Thousands of women are demonstrating in the streets of Switzerland. Dressed in purple and brandishing signs, they’re furious that in one of the wealthiest countries in the world, their wages still lag far behind those of men.
Friday’s strike comes 28 years after Switzerland’s first nationwide women’s strike for equal rights. Its motto is “Wages. Time. Respect.”
In the capital city, Bern, female parliamentarians walked out of a Federal Council session to join the protests outside, Lisa Schlein reports for NPR. In the city of Basel, an image of a female symbol with a giant raised fist was projected onto a skyscraper.
“The women say they want equal pay for equal work, and an end to discrimination and sexual harassment in the workplace,” Schlein reports.
According to many estimates, women in Switzerland make about 20 percent less than men. A 2018 study from the World Economic Forum ranks Switzerland as 44th in the world in wage equality for similar work. (The U.S. ranks eighth, according to the study.)
Switzerland has come under criticism in the past for lagging behind in gender equality. Swiss women did not get the right to vote until 1971. And one federal state, known as a canton, dug in its heels for two more decades. As NPR reported in 1991: “It was only a few weeks ago that the canton of Appenzell finally gave women the vote, and then it was only because the federal government ordered it to.”
Back then, NPR reported, the strike committee encouraged women to dangle dustpans and vacuum cleaners “from windows or [place them] on balconies as a sign of solidarity and of proof that they’re not being used.”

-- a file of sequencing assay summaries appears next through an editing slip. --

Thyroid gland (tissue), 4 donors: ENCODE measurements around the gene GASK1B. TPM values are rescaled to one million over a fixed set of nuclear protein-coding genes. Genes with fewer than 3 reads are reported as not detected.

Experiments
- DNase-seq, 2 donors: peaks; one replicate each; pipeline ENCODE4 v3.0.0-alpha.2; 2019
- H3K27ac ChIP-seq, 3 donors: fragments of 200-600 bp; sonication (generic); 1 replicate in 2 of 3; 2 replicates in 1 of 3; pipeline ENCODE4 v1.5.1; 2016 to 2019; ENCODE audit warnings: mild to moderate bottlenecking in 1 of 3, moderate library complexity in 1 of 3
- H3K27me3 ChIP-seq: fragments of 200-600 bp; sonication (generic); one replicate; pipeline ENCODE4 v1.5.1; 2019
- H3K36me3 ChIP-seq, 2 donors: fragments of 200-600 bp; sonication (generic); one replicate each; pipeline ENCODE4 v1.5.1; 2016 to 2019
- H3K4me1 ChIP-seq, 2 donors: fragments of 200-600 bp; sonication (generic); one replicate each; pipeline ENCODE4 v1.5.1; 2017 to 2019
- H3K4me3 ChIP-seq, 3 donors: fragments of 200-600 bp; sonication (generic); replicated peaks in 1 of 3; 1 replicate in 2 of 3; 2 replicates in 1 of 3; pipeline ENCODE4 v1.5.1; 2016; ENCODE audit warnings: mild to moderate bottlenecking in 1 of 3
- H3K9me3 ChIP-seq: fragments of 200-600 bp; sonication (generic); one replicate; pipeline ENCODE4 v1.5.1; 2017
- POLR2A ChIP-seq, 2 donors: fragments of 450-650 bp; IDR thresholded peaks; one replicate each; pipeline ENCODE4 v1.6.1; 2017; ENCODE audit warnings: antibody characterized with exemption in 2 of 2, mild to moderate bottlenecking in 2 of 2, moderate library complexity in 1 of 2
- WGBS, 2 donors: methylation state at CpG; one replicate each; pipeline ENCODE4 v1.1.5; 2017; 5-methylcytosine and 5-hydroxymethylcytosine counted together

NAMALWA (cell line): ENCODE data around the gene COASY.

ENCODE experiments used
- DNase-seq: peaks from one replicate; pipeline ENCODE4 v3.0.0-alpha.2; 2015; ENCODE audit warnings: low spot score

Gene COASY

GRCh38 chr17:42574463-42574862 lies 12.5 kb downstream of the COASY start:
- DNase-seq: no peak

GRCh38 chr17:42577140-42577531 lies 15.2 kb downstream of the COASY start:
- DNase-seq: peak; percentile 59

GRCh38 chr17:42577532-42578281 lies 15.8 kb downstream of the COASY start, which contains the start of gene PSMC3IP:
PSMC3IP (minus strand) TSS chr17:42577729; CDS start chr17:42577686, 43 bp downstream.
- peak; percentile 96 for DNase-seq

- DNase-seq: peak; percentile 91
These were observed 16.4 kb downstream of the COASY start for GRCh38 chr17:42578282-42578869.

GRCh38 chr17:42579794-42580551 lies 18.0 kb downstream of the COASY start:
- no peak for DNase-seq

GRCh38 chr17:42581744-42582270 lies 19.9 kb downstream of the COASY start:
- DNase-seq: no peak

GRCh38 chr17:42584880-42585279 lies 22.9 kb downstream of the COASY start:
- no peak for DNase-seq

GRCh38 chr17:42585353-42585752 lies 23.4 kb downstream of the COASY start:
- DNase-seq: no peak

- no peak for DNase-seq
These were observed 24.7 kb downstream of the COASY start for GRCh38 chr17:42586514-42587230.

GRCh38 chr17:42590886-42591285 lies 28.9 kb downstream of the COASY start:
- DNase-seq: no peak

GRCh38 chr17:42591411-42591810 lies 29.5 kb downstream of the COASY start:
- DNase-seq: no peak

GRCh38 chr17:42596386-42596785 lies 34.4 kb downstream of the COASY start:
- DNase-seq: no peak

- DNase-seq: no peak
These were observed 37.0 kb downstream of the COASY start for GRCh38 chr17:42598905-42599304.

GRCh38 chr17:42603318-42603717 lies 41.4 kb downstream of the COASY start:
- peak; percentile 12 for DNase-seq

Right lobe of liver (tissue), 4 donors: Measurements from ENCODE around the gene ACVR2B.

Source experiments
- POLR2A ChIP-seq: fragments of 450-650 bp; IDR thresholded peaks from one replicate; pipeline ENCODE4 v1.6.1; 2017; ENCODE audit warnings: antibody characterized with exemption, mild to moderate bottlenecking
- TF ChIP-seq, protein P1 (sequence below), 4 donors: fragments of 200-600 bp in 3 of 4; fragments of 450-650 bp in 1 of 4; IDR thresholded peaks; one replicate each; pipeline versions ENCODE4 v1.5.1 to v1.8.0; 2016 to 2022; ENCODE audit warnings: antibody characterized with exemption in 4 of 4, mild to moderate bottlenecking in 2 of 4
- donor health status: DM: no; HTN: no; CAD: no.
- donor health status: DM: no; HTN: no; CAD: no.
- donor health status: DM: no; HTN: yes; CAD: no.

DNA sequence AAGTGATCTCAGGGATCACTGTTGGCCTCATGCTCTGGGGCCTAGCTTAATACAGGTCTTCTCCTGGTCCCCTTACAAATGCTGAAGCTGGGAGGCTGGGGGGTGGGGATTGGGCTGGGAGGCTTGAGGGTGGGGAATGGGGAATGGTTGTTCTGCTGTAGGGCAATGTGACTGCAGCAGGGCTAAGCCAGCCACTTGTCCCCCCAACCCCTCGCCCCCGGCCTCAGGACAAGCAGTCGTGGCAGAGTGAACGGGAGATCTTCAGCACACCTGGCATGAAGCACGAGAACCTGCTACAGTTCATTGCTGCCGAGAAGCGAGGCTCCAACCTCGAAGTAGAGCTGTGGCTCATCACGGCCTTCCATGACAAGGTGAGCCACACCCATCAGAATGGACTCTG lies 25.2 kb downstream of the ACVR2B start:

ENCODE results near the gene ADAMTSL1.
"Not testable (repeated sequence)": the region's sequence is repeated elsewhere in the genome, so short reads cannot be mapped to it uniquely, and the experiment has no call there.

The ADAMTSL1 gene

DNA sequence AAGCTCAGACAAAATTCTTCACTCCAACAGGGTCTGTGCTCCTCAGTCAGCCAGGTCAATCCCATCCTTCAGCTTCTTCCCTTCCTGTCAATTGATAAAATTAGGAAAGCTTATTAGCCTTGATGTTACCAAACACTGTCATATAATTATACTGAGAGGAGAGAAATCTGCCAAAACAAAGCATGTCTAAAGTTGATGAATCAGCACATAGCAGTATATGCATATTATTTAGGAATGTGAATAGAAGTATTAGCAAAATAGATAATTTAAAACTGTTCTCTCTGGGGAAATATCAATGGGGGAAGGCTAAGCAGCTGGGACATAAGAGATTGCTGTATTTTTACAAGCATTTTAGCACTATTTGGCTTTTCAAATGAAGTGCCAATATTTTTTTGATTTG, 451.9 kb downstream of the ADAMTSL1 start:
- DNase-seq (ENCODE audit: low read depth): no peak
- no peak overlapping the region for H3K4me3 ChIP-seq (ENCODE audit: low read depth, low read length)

Women have seen progress since then, but they say it’s not enough. Switzerland lags behind Europe on issues such as maternity leave. In fact, a recent UNICEF study ranked Switzerland’s “family-friendly policies” as the worst in Europe.
And Switzerland’s high cost of living sometimes forces families into difficult decisions that can hurt women, teacher Desiree Millet tells Deutsche Welle: “The cost of childcare is so exorbitant that unless both partners are earning high incomes, it makes more sense to stay at home because you can’t work part-time in many professions. So, of course, this is expected of the mother, not the father.”
The country’s parliament passed a law last year that prompted the demonstrations. The legislation introduces “more scrutiny on equal pay,” the BBC reports, but it “only related to companies with more than 100 employees, a measure that women trade union leaders dismissed as virtually meaningless.”
Protesters have been organizing using the hashtags #Frauenstreik and #GrèvedesFemmes, which mean “women’s strike” in German and French, respectively.
Of course, there are many women who aren’t able to leave work for a whole day. Organizers are encouraging them to head out at 3:24 p.m. local time — 20% less time for 20% less pay.
“After that, women work for free,” strike organizer Anne Fritz tells Agence France-Presse.
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